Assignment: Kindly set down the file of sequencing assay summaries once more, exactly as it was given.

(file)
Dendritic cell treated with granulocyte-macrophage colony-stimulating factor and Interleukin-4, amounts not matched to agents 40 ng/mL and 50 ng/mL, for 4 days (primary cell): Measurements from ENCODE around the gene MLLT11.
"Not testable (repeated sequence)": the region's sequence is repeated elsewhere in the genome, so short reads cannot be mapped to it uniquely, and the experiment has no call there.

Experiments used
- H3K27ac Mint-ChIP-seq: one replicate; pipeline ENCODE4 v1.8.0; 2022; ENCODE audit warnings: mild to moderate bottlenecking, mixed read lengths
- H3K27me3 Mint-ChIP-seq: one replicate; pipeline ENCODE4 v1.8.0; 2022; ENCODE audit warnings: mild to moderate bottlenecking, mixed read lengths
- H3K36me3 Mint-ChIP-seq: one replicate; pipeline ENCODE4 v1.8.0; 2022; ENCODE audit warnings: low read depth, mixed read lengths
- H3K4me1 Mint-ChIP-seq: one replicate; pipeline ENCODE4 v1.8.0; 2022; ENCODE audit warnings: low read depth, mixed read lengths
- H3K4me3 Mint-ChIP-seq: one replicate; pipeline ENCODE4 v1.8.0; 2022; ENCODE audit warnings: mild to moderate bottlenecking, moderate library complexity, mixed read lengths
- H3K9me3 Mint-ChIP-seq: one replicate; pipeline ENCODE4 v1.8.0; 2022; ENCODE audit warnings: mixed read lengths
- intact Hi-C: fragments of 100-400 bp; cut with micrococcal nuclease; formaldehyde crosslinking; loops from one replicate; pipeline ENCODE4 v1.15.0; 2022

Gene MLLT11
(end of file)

Dendritic cell treated with granulocyte-macrophage colony-stimulating factor and Interleukin-4, amounts not matched to agents 40 ng/mL and 50 ng/mL, for 4 days (primary cell): Measurements from ENCODE around the gene MLLT11.
"Not testable (repeated sequence)": the region's sequence is repeated elsewhere in the genome, so short reads cannot be mapped to it uniquely, and the experiment has no call there.

Experiments used
- H3K27ac Mint-ChIP-seq: one replicate; pipeline ENCODE4 v1.8.0; 2022; ENCODE audit warnings: mild to moderate bottlenecking, mixed read lengths
- H3K27me3 Mint-ChIP-seq: one replicate; pipeline ENCODE4 v1.8.0; 2022; ENCODE audit warnings: mild to moderate bottlenecking, mixed read lengths
- H3K36me3 Mint-ChIP-seq: one replicate; pipeline ENCODE4 v1.8.0; 2022; ENCODE audit warnings: low read depth, mixed read lengths
- H3K4me1 Mint-ChIP-seq: one replicate; pipeline ENCODE4 v1.8.0; 2022; ENCODE audit warnings: low read depth, mixed read lengths
- H3K4me3 Mint-ChIP-seq: one replicate; pipeline ENCODE4 v1.8.0; 2022; ENCODE audit warnings: mild to moderate bottlenecking, moderate library complexity, mixed read lengths
- H3K9me3 Mint-ChIP-seq: one replicate; pipeline ENCODE4 v1.8.0; 2022; ENCODE audit warnings: mixed read lengths
- intact Hi-C: fragments of 100-400 bp; cut with micrococcal nuclease; formaldehyde crosslinking; loops from one replicate; pipeline ENCODE4 v1.15.0; 2022

Gene MLLT11